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A customer noticed that her bill amount increased on a specific month and I would like to ask her about it.

When did you start noticing extra charges on your bill?

In which month did you start noticing your bill increasing?

What month did you start noticing an increase of the amount of your bill?

Are those previous questions correct? If no, what's the nature way to say them?

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You are asking about the time of a specific event in the past. The event is "Customer notices the price change" so you could ask

When did you notice the extra charges on your bill?

or perhaps

When did you first notice the extra charges?

In which month did you notice the increase in your bill?

If you ask about "start noticing", this suggests that she repeately noticed something. That sounds odd. "I noticed an increase" suggests that I wasn't looking for an increase, but I saw it anyway.

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  • But it’s not necessarily a specific event in the past. For example, the OP’s first question seems like a perfectly reasonable response to, “Awhile back, I started noticing some extra charges on my bill,” which is plausible if we are talking about a bill that I receive monthly.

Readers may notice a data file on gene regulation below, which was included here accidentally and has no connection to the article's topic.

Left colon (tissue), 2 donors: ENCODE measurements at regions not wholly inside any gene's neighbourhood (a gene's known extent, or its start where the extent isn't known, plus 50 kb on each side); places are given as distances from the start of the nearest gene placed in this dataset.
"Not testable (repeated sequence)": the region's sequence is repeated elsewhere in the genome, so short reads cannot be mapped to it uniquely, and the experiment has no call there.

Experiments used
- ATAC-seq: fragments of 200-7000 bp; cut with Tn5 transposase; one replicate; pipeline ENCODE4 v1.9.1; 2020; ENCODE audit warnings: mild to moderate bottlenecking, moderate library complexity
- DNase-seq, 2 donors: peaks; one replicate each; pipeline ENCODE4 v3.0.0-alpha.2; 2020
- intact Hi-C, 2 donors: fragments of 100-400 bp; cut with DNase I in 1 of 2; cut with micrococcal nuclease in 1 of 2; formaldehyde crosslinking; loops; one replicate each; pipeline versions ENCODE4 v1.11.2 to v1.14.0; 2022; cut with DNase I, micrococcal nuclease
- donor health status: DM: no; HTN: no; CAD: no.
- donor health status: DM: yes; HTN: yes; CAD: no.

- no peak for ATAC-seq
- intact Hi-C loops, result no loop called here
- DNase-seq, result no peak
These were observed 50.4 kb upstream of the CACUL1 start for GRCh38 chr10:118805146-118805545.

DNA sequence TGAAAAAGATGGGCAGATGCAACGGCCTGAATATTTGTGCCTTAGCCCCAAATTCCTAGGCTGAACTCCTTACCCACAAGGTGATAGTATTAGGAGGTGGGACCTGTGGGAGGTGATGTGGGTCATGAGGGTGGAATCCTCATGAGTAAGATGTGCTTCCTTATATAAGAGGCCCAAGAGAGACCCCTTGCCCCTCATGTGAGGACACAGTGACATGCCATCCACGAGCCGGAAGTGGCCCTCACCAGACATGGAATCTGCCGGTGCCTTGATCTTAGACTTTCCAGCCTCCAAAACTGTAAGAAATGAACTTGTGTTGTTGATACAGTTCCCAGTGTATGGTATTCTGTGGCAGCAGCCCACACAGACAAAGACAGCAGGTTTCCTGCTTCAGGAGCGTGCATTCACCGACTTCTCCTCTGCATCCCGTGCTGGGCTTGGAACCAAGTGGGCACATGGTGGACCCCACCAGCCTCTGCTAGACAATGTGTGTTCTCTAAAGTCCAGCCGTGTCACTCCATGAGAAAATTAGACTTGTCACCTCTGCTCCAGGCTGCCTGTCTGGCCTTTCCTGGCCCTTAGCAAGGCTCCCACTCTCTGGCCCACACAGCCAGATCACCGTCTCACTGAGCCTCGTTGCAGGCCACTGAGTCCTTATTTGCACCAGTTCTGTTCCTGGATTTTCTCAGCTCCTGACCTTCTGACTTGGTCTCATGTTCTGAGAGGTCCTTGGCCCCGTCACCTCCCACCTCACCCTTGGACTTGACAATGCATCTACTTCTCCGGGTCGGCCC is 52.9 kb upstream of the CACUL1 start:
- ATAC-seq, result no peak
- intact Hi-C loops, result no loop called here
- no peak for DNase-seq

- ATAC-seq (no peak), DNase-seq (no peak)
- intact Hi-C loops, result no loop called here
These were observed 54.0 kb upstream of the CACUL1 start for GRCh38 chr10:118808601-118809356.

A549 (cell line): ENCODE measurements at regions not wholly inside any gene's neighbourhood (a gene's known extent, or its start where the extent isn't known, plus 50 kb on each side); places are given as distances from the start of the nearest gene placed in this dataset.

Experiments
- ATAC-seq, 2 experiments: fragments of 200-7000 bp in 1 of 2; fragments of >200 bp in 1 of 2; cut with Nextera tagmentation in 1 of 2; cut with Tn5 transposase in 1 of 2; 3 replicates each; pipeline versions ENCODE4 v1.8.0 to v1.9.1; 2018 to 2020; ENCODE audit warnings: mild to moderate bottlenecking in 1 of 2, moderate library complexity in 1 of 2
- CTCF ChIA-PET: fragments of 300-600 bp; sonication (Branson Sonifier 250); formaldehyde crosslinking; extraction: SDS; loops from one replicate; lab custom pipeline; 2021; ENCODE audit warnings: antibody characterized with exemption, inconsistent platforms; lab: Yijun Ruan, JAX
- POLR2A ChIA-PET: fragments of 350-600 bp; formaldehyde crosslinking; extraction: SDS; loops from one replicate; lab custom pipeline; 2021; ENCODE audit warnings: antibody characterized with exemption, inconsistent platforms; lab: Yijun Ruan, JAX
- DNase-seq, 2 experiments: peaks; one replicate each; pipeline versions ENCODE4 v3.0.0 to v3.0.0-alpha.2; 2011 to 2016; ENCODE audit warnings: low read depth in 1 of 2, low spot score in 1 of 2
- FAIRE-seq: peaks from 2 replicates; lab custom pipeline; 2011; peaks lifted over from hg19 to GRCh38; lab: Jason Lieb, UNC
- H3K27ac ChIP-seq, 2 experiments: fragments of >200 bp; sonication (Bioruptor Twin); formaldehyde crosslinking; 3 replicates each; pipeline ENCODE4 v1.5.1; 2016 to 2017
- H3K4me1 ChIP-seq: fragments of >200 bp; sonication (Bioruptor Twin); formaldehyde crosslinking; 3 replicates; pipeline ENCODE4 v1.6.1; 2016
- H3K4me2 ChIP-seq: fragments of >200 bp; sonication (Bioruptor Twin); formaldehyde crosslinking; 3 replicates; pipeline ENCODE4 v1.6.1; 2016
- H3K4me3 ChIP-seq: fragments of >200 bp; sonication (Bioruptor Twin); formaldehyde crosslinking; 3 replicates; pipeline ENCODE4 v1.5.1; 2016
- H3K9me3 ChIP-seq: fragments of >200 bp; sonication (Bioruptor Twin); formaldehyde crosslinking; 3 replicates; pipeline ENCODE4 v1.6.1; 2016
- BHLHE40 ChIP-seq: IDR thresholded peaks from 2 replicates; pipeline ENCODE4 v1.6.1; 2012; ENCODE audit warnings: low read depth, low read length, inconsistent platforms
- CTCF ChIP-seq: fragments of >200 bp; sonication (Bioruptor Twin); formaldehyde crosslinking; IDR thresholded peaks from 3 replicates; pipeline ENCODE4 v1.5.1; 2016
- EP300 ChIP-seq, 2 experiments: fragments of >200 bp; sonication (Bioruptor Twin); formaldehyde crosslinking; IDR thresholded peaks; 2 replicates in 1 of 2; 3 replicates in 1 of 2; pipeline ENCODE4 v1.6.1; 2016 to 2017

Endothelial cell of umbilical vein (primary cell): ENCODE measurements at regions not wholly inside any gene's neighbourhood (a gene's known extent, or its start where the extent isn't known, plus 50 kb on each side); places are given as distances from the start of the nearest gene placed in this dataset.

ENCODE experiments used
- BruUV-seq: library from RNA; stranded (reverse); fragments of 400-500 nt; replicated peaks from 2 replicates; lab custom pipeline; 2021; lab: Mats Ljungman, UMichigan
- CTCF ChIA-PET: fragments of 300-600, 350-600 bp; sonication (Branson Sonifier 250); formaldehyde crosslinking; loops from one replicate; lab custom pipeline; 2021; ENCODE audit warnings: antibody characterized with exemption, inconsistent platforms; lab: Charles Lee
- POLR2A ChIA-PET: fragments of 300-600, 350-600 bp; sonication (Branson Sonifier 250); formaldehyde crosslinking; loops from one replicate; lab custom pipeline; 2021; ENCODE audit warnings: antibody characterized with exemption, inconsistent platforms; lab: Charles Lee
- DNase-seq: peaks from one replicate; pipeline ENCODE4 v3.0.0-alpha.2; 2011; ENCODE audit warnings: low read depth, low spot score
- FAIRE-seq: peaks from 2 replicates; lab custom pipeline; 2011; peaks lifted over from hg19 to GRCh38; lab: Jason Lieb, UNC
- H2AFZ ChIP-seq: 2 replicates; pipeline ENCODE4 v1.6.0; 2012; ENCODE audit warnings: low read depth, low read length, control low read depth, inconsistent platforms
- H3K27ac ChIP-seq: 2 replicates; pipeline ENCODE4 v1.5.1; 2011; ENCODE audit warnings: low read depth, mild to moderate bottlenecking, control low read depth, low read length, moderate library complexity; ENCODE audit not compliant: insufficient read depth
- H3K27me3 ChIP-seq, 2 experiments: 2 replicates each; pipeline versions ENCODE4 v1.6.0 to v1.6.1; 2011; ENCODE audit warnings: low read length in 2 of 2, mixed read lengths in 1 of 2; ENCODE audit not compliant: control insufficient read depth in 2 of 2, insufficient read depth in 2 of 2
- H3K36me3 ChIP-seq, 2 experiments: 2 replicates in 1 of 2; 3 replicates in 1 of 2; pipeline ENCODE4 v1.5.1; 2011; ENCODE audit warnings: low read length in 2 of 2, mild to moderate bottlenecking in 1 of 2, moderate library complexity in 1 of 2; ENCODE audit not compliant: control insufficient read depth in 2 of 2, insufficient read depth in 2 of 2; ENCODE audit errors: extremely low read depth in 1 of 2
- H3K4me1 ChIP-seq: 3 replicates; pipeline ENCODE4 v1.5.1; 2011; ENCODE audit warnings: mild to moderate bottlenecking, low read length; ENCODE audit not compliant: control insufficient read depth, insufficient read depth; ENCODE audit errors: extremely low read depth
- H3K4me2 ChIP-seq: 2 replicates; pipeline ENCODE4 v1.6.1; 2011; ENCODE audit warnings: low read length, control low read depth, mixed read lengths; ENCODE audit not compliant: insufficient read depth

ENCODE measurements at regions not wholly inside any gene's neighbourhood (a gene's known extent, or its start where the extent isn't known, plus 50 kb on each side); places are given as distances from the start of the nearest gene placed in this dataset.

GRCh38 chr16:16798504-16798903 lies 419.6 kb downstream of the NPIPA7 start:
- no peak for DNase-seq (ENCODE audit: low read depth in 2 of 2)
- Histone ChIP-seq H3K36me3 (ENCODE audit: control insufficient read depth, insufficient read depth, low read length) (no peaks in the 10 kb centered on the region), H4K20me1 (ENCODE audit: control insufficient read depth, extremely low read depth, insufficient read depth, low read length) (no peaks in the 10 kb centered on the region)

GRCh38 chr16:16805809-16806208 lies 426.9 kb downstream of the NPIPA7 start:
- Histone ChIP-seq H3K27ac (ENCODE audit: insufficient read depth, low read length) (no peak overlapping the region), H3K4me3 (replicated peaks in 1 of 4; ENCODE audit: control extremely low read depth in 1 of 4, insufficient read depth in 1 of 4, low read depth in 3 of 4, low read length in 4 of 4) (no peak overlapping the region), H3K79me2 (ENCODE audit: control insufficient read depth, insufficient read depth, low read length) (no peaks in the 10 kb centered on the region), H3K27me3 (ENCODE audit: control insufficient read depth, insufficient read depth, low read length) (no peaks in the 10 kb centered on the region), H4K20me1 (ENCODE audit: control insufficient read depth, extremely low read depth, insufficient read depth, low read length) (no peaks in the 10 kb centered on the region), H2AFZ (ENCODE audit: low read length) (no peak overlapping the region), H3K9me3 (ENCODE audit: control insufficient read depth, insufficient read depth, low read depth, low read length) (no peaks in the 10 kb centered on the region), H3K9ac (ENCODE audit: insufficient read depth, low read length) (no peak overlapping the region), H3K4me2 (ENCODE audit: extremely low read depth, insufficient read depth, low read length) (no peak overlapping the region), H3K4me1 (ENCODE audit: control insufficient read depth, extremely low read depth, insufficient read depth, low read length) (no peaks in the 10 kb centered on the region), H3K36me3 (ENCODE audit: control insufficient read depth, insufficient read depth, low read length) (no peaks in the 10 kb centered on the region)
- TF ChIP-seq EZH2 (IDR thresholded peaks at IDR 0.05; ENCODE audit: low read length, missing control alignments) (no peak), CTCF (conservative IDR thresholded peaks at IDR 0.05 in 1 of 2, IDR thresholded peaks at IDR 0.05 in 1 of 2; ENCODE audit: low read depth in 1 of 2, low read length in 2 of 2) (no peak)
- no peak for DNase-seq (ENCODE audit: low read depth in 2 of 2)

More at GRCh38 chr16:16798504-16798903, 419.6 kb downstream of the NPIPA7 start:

– J.R.
    Commented Aug 22, 2018 at 8:59
  • So perhaps "first notice" would seem more precise. I think this is better than "start noticing"
    – James K
    Commented Aug 22, 2018 at 9:10
  • Sure. It really depends on if we think there person might remember a specific timeframe, or just has a vague notion of it.
    – J.R.
    Commented Aug 22, 2018 at 9:17
  • @J.R. Actually, yes the customer notices some extra charges on a specific bill and the following bills as well. So can I say "Start noticing?" Is starting the question by "what month" correct? Can I ask using "start to notice" when talking about one month only? Commented Aug 23, 2018 at 6:24
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    @user2824371 - You can ask, “When did you start to notice...?” “When did you start noticing...?” "What month did you first notice...?” All of those questions sound natural and grammatical; there’s no single "correct way" to phrase the question.
    – J.R.
    Commented Aug 23, 2018 at 8:55

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